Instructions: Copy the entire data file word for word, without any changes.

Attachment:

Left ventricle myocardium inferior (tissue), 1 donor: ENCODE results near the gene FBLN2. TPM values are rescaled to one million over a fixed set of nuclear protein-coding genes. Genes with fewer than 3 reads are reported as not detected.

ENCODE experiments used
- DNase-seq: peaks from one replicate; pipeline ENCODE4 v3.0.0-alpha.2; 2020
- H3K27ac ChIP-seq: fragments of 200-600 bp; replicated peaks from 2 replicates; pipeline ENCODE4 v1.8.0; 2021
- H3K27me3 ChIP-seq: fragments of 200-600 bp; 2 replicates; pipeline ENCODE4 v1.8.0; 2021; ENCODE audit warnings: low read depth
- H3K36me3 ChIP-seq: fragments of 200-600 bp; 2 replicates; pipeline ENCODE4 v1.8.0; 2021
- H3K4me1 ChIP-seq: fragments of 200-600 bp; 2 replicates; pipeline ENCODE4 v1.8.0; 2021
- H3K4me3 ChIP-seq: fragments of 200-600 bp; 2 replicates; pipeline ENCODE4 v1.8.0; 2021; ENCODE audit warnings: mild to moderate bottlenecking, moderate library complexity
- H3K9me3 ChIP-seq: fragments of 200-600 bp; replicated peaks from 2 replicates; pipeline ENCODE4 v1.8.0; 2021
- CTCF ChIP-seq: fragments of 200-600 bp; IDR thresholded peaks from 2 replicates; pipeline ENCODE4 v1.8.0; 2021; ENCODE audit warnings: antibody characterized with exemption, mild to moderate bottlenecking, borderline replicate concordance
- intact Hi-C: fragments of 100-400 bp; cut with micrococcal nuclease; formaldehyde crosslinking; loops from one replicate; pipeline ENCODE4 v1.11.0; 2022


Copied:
Left ventricle myocardium inferior (tissue), 1 donor: ENCODE results near the gene FBLN2. TPM values are rescaled to one million over a fixed set of nuclear protein-coding genes. Genes with fewer than 3 reads are reported as not detected.

ENCODE experiments used
- DNase-seq: peaks from one replicate; pipeline ENCODE4 v3.0.0-alpha.2; 2020
- H3K27ac ChIP-seq: fragments of 200-600 bp; replicated peaks from 2 replicates; pipeline ENCODE4 v1.8.0; 2021
- H3K27me3 ChIP-seq: fragments of 200-600 bp; 2 replicates; pipeline ENCODE4 v1.8.0; 2021; ENCODE audit warnings: low read depth
- H3K36me3 ChIP-seq: fragments of 200-600 bp; 2 replicates; pipeline ENCODE4 v1.8.0; 2021
- H3K4me1 ChIP-seq: fragments of 200-600 bp; 2 replicates; pipeline ENCODE4 v1.8.0; 2021
- H3K4me3 ChIP-seq: fragments of 200-600 bp; 2 replicates; pipeline ENCODE4 v1.8.0; 2021; ENCODE audit warnings: mild to moderate bottlenecking, moderate library complexity
- H3K9me3 ChIP-seq: fragments of 200-600 bp; replicated peaks from 2 replicates; pipeline ENCODE4 v1.8.0; 2021
- CTCF ChIP-seq: fragments of 200-600 bp; IDR thresholded peaks from 2 replicates; pipeline ENCODE4 v1.8.0; 2021; ENCODE audit warnings: antibody characterized with exemption, mild to moderate bottlenecking, borderline replicate concordance
- intact Hi-C: fragments of 100-400 bp; cut with micrococcal nuclease; formaldehyde crosslinking; loops from one replicate; pipeline ENCODE4 v1.11.0; 2022